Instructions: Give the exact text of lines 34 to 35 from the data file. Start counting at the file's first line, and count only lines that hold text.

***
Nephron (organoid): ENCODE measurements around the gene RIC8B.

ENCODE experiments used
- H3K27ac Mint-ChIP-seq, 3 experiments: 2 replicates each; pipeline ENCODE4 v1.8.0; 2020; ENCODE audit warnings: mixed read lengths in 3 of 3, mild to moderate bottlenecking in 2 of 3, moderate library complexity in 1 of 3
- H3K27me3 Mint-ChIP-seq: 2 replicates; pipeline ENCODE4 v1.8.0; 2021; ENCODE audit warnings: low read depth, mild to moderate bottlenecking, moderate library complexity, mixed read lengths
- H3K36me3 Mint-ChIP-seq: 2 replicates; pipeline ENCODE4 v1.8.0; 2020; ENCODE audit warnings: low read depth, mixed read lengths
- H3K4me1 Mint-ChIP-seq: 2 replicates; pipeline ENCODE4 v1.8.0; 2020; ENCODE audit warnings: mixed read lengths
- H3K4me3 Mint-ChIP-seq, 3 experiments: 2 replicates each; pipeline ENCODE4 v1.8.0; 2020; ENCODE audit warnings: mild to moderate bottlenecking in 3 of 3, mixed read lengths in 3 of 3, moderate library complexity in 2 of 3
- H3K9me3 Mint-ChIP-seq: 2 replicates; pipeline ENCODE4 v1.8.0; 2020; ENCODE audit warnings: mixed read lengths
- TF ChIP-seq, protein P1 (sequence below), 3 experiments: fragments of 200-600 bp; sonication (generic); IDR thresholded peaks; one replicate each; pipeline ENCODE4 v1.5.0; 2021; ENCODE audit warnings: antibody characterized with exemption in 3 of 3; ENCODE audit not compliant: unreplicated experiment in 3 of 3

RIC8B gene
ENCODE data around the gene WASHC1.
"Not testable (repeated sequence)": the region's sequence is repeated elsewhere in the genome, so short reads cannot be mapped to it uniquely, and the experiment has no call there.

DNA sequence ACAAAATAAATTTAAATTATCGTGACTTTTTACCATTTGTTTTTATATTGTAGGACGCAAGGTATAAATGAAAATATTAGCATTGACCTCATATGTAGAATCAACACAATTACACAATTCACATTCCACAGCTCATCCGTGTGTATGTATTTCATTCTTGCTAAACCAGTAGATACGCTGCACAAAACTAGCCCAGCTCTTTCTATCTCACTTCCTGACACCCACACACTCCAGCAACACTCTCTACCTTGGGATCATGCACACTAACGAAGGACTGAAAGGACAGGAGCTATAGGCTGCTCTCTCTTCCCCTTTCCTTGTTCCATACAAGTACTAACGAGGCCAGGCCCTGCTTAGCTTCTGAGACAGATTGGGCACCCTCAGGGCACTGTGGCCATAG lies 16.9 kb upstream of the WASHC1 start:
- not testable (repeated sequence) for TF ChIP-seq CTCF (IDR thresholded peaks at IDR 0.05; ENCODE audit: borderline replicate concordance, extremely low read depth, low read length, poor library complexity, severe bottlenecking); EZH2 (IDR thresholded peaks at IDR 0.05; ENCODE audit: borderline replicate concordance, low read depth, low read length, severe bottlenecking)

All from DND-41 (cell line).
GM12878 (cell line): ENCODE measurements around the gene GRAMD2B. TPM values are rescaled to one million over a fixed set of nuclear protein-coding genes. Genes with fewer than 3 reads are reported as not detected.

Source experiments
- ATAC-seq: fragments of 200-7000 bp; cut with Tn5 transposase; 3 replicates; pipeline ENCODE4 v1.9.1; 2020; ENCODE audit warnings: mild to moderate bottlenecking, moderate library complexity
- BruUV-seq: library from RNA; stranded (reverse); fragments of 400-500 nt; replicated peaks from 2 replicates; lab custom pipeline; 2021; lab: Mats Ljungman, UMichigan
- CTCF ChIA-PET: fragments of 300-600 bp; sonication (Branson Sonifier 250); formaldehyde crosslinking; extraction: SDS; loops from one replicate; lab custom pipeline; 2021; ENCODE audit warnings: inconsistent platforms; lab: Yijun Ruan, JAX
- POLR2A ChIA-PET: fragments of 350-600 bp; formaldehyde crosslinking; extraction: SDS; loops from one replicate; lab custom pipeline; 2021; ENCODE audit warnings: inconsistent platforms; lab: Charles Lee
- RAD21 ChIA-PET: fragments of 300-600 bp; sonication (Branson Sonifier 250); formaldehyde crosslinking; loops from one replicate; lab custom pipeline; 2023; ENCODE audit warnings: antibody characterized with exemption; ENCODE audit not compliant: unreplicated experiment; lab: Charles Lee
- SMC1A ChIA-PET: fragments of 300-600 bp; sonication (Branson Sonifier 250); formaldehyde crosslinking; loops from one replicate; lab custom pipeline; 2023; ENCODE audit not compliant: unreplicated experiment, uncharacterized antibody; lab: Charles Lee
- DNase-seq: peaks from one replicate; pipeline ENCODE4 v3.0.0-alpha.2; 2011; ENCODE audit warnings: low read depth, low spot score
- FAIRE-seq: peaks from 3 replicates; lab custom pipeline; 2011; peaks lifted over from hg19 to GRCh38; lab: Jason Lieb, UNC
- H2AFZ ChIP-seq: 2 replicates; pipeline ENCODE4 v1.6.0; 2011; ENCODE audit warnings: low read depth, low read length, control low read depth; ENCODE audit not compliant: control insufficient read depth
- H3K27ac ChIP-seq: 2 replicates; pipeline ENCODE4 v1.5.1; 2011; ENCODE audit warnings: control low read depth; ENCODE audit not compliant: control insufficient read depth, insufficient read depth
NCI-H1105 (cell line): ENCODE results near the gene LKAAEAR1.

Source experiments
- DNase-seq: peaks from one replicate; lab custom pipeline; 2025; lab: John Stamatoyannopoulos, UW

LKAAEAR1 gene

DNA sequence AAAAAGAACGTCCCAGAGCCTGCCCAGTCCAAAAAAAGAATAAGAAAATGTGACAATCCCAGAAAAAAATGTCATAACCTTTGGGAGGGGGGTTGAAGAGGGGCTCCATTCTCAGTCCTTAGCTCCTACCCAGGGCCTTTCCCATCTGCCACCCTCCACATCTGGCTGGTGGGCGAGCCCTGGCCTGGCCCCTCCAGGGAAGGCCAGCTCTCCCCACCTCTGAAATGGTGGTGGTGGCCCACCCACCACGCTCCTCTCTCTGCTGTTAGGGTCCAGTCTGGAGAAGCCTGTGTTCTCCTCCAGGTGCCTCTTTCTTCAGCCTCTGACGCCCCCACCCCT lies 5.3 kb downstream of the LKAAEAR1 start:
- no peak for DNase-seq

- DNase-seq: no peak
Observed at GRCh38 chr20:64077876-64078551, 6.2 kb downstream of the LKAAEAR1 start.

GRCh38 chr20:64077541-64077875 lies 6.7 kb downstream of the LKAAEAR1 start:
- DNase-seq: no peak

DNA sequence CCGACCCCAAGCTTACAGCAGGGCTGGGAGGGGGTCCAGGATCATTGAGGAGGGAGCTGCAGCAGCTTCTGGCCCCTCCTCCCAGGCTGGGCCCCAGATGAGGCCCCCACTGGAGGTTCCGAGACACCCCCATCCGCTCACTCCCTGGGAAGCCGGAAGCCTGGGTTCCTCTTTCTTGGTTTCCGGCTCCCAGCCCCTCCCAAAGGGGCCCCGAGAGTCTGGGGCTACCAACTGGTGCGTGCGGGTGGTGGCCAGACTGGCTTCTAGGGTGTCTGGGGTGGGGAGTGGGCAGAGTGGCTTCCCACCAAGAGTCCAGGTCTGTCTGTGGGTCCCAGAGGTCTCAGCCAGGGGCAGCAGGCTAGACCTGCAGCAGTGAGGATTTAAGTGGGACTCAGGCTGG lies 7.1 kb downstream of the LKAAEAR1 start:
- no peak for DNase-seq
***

- DNase-seq: no peak
Observed at GRCh38 chr20:64077876-64078551, 6.2 kb downstream of the LKAAEAR1 start.